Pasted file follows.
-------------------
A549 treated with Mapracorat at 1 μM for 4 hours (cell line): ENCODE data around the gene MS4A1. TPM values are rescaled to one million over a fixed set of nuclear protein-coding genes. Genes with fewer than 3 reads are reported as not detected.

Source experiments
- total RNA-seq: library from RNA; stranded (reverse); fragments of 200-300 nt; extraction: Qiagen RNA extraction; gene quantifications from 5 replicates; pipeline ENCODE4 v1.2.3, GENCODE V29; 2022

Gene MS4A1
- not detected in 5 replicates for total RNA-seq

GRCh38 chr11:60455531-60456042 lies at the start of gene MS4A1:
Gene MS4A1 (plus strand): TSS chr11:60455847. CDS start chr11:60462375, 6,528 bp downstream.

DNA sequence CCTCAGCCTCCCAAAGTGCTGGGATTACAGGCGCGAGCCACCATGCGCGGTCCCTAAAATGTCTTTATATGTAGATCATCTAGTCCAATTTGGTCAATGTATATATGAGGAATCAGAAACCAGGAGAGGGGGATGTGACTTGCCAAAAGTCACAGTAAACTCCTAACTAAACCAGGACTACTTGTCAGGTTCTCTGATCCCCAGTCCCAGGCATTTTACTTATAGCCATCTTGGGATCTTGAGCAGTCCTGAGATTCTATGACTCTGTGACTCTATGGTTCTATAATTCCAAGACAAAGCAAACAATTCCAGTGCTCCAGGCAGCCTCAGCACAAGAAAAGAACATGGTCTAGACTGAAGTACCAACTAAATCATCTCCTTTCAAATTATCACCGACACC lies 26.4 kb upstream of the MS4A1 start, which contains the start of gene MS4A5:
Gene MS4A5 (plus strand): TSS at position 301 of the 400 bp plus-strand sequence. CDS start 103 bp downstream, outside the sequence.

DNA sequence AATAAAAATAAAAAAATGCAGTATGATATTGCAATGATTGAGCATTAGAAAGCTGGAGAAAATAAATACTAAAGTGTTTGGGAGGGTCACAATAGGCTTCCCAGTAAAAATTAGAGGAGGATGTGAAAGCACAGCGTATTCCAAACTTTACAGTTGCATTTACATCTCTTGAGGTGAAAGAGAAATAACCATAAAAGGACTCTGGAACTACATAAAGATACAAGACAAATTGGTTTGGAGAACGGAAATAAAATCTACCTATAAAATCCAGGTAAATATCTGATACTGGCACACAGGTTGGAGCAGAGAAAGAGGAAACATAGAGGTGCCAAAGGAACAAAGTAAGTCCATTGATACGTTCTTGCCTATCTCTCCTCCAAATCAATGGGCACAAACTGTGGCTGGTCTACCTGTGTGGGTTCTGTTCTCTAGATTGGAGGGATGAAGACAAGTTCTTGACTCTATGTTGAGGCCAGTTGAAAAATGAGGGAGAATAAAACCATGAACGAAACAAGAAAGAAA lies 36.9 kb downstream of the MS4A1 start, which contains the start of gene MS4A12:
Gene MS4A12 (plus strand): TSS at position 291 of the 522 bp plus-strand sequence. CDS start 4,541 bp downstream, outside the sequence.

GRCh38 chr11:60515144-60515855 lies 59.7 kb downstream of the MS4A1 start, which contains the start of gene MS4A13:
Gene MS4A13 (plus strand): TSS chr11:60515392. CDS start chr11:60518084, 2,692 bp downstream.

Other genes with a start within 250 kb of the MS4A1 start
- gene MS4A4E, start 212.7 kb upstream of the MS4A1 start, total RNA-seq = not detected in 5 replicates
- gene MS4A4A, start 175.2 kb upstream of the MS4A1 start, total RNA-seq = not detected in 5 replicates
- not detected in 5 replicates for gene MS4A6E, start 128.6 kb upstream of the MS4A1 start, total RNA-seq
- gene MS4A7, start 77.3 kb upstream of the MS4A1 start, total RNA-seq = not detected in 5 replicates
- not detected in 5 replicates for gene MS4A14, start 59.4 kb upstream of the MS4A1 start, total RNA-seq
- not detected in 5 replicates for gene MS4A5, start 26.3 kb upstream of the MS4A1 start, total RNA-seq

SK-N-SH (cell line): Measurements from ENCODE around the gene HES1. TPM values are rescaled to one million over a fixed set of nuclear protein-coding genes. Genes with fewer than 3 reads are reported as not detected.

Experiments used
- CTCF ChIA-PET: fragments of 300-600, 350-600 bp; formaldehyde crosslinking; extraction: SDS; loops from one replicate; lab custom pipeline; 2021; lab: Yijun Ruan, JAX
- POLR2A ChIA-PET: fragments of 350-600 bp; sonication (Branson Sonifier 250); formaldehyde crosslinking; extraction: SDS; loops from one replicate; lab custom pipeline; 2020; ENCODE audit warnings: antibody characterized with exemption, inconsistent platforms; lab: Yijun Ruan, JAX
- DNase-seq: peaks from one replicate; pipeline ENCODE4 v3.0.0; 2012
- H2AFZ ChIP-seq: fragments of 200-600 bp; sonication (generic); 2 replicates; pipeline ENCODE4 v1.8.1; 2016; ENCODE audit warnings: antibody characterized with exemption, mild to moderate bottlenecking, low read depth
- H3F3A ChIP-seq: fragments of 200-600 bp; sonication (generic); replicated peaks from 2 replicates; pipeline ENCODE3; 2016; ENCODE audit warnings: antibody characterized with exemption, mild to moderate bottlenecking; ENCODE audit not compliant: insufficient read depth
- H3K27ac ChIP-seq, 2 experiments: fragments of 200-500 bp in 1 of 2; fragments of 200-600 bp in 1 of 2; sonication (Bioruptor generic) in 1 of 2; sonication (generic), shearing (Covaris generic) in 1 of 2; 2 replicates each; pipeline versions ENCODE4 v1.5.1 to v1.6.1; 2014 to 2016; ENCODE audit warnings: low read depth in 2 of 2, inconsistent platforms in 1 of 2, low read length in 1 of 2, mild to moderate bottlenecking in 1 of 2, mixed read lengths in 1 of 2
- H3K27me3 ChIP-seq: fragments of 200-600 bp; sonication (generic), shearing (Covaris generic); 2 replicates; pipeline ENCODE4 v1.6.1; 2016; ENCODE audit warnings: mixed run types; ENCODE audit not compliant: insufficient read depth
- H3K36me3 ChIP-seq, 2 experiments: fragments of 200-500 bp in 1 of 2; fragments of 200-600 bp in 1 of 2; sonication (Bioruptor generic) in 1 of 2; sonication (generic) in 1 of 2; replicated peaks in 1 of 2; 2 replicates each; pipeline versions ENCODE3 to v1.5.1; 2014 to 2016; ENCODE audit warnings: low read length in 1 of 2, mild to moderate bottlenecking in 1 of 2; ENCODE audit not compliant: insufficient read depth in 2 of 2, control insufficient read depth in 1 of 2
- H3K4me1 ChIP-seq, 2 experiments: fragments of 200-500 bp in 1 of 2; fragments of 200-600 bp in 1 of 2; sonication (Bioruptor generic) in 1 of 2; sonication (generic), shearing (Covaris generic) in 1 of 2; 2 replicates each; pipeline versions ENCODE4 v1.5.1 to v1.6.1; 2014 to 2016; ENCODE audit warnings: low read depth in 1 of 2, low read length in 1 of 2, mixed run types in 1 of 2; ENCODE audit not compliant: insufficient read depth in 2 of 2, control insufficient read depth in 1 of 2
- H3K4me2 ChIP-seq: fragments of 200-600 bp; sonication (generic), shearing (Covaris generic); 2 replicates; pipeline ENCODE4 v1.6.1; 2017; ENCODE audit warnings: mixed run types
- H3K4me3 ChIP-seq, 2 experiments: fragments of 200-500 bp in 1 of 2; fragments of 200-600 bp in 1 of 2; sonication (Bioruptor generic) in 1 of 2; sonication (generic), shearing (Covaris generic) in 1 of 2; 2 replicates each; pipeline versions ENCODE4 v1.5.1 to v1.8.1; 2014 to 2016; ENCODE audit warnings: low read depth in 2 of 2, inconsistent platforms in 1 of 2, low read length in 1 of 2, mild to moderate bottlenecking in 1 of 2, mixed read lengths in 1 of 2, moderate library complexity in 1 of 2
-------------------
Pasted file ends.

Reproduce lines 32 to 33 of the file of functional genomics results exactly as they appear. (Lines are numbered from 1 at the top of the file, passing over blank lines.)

- H3K4me2 ChIP-seq: fragments of 200-600 bp; sonication (generic), shearing (Covaris generic); 2 replicates; pipeline ENCODE4 v1.6.1; 2017; ENCODE audit warnings: mixed run types
- H3K4me3 ChIP-seq, 2 experiments: fragments of 200-500 bp in 1 of 2; fragments of 200-600 bp in 1 of 2; sonication (Bioruptor generic) in 1 of 2; sonication (generic), shearing (Covaris generic) in 1 of 2; 2 replicates each; pipeline versions ENCODE4 v1.5.1 to v1.8.1; 2014 to 2016; ENCODE audit warnings: low read depth in 2 of 2, inconsistent platforms in 1 of 2, low read length in 1 of 2, mild to moderate bottlenecking in 1 of 2, mixed read lengths in 1 of 2, moderate library complexity in 1 of 2